Source: Ellen Dannin and Ann C Hodges, Truthout, June 27, 2013
There was a time when slaves and indentured servants in America were owned and rented. Slavery was eventually abolished by the 13th amendment to the Constitution, and in 1935, the National Labor Relations Act (NLRA) gave workers rights to join together to bargain about their working conditions. But what if an employer could block its employees from hearing about the advantages of collective bargaining?
The 1991 Lechmere case allowed employers to do just that by judicially amending the NLRA to make it impossible for employees to learn about the advantages of joining a union….
This is the eleventh article in the Judicial Amendment Project series on the history of the National Labor Relations Act. The stories in the series to date include:
1. Why Today the National Labor Relations Act Is a Weak Law – and How We Can Restore its Power 28 March 2013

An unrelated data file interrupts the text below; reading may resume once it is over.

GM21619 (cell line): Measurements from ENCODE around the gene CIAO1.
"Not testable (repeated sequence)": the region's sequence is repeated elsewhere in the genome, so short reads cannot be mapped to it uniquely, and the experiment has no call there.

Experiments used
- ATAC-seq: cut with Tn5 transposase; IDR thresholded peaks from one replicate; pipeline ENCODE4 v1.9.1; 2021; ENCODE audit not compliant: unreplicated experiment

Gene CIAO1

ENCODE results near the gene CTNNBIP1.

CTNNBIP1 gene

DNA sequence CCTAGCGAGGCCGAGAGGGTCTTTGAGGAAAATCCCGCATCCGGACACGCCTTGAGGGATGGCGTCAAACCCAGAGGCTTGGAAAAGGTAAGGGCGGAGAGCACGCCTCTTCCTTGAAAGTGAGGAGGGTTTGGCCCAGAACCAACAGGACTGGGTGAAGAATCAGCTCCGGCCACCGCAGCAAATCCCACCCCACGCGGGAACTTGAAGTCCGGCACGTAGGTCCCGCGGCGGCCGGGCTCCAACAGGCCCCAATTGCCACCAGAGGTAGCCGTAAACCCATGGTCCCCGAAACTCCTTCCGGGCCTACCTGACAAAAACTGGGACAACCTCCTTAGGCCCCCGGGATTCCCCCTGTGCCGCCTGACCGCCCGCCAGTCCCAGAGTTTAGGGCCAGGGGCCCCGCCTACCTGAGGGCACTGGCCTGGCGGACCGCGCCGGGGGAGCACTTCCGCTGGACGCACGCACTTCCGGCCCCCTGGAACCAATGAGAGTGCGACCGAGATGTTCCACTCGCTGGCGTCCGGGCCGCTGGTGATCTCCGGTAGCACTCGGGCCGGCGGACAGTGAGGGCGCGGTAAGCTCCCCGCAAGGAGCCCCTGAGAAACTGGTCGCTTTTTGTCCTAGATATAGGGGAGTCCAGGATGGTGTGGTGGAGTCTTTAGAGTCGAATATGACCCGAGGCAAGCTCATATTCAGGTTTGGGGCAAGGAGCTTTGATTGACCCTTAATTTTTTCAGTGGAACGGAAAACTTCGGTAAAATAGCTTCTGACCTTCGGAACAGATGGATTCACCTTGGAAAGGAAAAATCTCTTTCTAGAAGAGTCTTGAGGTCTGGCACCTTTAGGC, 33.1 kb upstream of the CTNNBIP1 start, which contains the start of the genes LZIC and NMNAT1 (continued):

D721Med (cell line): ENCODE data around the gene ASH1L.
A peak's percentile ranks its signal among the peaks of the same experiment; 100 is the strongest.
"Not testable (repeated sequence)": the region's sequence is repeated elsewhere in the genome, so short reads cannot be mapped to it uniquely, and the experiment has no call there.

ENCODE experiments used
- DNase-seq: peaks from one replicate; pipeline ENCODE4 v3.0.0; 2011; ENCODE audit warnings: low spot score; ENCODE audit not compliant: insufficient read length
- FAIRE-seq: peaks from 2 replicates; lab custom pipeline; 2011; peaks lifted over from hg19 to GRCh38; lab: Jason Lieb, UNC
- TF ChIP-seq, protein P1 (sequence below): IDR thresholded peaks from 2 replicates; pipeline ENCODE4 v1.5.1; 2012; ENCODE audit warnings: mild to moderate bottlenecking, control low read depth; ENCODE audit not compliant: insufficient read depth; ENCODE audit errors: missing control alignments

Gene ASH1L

2. Judicial Amendments and the Attack on Worker Rights 4 April 2013
3. Solidarity NOT Forever: How the Supreme Court Kicked Retirees Into the Gutter 11 April 2013
4. Strike and You’re Out: The Supreme Court’s Destruction of the Right to Strike
5. A Strike Is a Strike and Only a Strike
6. At an Impasse: Collective Bargaining Under the Judicial Amendments
7. The Supreme Court Empowers Employers to Lock Out Workers
8. The Judicial Amendments’ 1-2-3-4 Punch to Collective Bargaining
9. Extra! Extra! Rich Corp Execs Shut Down the NLRB! Then and Now
10. The Dues and Don’ts of Union Dues
11. How Conservative Interest Groups Are Reducing Unions’ Financial Resources